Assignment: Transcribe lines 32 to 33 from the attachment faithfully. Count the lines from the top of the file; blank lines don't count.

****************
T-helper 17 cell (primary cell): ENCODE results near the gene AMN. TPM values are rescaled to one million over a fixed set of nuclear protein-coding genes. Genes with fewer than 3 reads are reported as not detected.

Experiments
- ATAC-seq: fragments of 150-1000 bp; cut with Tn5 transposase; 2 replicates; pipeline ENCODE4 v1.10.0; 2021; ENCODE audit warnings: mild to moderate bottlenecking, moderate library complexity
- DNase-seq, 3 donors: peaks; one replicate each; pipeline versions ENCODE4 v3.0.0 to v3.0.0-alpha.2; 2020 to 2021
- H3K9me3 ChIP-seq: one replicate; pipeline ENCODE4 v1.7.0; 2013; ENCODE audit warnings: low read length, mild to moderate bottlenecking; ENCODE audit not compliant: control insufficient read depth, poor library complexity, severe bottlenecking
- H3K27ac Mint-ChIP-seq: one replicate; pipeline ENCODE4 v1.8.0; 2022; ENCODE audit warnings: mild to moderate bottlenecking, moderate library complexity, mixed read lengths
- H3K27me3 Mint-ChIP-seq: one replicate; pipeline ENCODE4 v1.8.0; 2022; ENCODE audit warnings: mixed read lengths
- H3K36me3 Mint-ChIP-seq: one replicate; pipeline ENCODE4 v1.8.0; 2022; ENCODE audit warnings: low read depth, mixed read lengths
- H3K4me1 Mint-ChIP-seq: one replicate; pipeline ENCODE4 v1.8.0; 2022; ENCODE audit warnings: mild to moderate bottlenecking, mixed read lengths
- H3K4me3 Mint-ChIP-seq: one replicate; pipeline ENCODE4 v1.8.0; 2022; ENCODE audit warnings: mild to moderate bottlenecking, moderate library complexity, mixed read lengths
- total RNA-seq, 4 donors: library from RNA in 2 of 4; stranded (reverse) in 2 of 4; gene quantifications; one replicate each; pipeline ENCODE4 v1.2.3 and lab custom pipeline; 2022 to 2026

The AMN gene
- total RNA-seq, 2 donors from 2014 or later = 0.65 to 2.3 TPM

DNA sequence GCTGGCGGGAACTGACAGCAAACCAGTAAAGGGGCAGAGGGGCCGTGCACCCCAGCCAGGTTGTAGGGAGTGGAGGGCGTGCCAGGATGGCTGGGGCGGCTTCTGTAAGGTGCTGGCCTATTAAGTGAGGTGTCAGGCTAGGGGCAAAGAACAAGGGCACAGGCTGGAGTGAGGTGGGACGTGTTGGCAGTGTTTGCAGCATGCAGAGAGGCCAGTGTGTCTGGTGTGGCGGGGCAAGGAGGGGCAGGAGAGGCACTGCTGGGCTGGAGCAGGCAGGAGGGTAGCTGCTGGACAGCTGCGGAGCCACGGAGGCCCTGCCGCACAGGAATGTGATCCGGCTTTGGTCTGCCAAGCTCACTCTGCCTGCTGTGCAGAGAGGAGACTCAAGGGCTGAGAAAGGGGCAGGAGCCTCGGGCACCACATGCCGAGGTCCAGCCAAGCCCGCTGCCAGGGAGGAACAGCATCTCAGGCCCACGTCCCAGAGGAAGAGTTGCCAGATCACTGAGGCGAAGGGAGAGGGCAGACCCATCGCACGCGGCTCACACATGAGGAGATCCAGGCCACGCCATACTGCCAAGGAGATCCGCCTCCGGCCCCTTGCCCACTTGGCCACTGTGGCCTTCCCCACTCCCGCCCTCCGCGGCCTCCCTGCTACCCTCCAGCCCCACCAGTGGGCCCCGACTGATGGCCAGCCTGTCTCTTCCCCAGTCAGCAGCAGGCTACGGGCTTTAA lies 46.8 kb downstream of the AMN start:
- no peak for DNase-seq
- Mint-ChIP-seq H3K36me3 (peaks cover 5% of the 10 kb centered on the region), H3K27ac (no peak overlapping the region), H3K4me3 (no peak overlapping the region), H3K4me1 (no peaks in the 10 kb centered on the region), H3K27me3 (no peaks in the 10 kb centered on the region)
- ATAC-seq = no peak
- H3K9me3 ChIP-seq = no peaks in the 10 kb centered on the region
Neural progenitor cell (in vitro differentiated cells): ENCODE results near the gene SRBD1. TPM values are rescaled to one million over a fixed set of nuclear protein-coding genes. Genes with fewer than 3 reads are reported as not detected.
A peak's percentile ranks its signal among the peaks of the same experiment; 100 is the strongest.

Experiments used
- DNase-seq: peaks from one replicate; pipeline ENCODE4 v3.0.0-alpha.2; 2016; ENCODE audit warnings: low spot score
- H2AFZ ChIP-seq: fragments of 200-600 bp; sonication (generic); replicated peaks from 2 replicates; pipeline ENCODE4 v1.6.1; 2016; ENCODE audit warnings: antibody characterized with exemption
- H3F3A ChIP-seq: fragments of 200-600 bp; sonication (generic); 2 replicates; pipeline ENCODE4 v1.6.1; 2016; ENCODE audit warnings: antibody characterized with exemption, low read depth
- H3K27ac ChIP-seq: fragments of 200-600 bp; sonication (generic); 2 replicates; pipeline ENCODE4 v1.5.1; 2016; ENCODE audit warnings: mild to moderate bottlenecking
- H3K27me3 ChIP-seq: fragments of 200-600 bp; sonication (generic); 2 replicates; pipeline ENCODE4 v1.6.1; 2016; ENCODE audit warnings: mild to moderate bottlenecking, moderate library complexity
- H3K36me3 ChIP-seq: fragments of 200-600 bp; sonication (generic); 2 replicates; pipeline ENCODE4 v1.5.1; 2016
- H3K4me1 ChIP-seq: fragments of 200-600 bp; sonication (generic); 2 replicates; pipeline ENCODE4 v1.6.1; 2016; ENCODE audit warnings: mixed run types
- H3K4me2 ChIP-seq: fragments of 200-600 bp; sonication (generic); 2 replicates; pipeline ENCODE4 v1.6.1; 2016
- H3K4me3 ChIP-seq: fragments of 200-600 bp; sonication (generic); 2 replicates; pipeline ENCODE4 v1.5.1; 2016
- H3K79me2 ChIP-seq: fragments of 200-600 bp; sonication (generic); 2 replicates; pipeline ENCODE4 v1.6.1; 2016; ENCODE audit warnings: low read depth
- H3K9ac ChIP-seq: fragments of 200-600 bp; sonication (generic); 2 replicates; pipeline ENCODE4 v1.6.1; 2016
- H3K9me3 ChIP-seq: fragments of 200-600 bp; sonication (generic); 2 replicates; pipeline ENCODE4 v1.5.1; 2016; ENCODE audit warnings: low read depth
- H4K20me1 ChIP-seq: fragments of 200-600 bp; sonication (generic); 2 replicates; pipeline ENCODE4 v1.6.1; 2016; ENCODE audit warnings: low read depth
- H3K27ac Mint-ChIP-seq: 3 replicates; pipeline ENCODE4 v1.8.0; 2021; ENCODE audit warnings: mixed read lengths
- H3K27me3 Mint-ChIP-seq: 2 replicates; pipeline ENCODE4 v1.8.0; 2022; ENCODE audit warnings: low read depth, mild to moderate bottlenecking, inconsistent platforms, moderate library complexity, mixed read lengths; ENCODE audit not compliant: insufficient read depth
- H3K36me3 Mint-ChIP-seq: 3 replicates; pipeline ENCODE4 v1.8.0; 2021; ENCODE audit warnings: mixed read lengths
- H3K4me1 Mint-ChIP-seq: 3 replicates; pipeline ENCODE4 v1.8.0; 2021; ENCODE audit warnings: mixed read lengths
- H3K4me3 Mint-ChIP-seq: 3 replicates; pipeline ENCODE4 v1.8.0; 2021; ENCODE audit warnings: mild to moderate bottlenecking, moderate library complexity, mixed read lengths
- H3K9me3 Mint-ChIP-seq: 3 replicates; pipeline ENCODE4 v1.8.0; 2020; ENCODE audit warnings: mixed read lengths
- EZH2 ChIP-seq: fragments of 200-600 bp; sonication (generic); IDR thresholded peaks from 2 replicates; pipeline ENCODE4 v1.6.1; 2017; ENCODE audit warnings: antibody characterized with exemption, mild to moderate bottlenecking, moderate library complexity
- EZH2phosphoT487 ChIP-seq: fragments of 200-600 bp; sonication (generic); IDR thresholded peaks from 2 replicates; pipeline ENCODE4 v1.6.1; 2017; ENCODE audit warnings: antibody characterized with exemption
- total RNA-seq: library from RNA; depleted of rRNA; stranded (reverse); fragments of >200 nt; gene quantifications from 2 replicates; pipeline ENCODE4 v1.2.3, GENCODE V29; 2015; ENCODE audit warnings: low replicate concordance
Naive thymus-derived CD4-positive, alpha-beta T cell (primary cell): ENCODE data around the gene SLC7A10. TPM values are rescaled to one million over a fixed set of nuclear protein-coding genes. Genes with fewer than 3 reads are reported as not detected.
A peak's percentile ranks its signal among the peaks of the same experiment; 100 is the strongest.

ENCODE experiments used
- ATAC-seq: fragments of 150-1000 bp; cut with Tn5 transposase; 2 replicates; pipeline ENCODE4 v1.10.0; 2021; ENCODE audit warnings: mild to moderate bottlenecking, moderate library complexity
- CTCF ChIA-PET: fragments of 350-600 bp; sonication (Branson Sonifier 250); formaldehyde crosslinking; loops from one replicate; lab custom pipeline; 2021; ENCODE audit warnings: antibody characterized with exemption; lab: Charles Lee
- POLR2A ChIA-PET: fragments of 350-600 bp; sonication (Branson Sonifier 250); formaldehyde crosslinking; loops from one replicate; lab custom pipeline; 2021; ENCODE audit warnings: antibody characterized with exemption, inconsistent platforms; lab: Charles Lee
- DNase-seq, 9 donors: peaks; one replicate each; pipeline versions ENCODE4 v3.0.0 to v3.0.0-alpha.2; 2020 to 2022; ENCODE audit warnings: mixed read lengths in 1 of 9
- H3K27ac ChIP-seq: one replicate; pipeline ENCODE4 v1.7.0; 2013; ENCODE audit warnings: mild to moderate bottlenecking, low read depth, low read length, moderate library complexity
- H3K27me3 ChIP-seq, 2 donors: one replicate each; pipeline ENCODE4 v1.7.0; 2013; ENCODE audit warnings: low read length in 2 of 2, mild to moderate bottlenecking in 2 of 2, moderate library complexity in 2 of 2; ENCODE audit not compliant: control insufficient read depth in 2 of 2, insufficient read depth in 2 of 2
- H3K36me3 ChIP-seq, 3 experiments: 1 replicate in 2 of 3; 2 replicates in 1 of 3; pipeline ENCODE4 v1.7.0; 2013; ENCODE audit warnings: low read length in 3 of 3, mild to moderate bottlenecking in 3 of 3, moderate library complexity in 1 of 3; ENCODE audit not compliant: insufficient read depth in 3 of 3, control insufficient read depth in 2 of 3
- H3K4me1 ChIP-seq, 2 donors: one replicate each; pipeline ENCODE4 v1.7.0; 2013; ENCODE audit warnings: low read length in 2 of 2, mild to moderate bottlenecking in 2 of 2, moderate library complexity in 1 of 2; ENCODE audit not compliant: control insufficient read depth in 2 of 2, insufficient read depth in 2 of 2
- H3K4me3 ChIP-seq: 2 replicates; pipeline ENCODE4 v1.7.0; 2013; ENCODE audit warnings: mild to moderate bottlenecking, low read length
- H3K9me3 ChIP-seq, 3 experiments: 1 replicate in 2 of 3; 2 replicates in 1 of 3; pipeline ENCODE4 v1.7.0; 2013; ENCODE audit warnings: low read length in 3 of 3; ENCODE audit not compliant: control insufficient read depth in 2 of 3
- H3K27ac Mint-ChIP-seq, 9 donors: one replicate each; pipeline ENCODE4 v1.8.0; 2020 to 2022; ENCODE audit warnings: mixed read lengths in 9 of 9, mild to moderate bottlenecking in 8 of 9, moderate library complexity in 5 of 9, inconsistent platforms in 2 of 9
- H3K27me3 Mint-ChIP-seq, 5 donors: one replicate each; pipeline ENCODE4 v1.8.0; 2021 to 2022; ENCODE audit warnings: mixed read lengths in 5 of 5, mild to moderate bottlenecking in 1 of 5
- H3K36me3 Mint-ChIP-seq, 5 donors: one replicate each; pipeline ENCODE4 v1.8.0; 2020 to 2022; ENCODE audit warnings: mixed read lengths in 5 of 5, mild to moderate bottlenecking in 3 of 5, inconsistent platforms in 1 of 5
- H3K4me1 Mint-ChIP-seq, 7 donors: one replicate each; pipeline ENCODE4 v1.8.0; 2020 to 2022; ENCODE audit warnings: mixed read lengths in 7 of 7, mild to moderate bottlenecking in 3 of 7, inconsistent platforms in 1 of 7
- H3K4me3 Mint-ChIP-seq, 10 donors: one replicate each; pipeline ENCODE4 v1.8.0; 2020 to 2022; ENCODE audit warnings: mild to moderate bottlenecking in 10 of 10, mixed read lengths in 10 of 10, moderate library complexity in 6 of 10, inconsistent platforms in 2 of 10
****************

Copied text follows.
- H3K9ac ChIP-seq: fragments of 200-600 bp; sonication (generic); 2 replicates; pipeline ENCODE4 v1.6.1; 2016
- H3K9me3 ChIP-seq: fragments of 200-600 bp; sonication (generic); 2 replicates; pipeline ENCODE4 v1.5.1; 2016; ENCODE audit warnings: low read depth